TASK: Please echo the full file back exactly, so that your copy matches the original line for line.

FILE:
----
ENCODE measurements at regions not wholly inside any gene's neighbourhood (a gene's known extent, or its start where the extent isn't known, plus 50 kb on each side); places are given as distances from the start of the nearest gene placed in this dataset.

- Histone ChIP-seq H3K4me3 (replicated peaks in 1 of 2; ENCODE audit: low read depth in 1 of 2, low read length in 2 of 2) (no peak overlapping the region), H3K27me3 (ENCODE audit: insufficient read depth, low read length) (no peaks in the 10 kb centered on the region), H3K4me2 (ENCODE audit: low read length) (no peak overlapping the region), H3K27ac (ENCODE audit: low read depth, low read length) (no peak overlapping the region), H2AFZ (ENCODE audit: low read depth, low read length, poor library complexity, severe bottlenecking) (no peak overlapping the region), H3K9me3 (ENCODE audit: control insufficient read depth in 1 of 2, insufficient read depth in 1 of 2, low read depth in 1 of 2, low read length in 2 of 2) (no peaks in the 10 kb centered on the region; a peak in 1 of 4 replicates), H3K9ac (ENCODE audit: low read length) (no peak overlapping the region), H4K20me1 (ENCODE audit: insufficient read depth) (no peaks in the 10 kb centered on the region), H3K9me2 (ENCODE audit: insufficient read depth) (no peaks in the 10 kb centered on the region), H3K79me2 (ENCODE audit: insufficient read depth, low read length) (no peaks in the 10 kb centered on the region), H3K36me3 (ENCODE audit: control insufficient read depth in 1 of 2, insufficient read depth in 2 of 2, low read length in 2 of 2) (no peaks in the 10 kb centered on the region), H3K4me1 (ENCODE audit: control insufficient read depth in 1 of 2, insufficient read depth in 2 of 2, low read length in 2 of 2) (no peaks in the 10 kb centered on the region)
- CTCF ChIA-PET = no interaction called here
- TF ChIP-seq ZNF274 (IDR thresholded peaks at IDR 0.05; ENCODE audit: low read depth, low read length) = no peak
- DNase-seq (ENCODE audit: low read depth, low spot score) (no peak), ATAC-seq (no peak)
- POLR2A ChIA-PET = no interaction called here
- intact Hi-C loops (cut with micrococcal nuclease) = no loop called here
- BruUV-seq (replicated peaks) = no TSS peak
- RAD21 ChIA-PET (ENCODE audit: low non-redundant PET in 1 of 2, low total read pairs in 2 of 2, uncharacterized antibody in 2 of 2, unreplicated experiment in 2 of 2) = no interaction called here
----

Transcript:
ENCODE measurements at regions not wholly inside any gene's neighbourhood (a gene's known extent, or its start where the extent isn't known, plus 50 kb on each side); places are given as distances from the start of the nearest gene placed in this dataset.

- Histone ChIP-seq H3K4me3 (replicated peaks in 1 of 2; ENCODE audit: low read depth in 1 of 2, low read length in 2 of 2) (no peak overlapping the region), H3K27me3 (ENCODE audit: insufficient read depth, low read length) (no peaks in the 10 kb centered on the region), H3K4me2 (ENCODE audit: low read length) (no peak overlapping the region), H3K27ac (ENCODE audit: low read depth, low read length) (no peak overlapping the region), H2AFZ (ENCODE audit: low read depth, low read length, poor library complexity, severe bottlenecking) (no peak overlapping the region), H3K9me3 (ENCODE audit: control insufficient read depth in 1 of 2, insufficient read depth in 1 of 2, low read depth in 1 of 2, low read length in 2 of 2) (no peaks in the 10 kb centered on the region; a peak in 1 of 4 replicates), H3K9ac (ENCODE audit: low read length) (no peak overlapping the region), H4K20me1 (ENCODE audit: insufficient read depth) (no peaks in the 10 kb centered on the region), H3K9me2 (ENCODE audit: insufficient read depth) (no peaks in the 10 kb centered on the region), H3K79me2 (ENCODE audit: insufficient read depth, low read length) (no peaks in the 10 kb centered on the region), H3K36me3 (ENCODE audit: control insufficient read depth in 1 of 2, insufficient read depth in 2 of 2, low read length in 2 of 2) (no peaks in the 10 kb centered on the region), H3K4me1 (ENCODE audit: control insufficient read depth in 1 of 2, insufficient read depth in 2 of 2, low read length in 2 of 2) (no peaks in the 10 kb centered on the region)
- CTCF ChIA-PET = no interaction called here
- TF ChIP-seq ZNF274 (IDR thresholded peaks at IDR 0.05; ENCODE audit: low read depth, low read length) = no peak
- DNase-seq (ENCODE audit: low read depth, low spot score) (no peak), ATAC-seq (no peak)
- POLR2A ChIA-PET = no interaction called here
- intact Hi-C loops (cut with micrococcal nuclease) = no loop called here
- BruUV-seq (replicated peaks) = no TSS peak
- RAD21 ChIA-PET (ENCODE audit: low non-redundant PET in 1 of 2, low total read pairs in 2 of 2, uncharacterized antibody in 2 of 2, unreplicated experiment in 2 of 2) = no interaction called here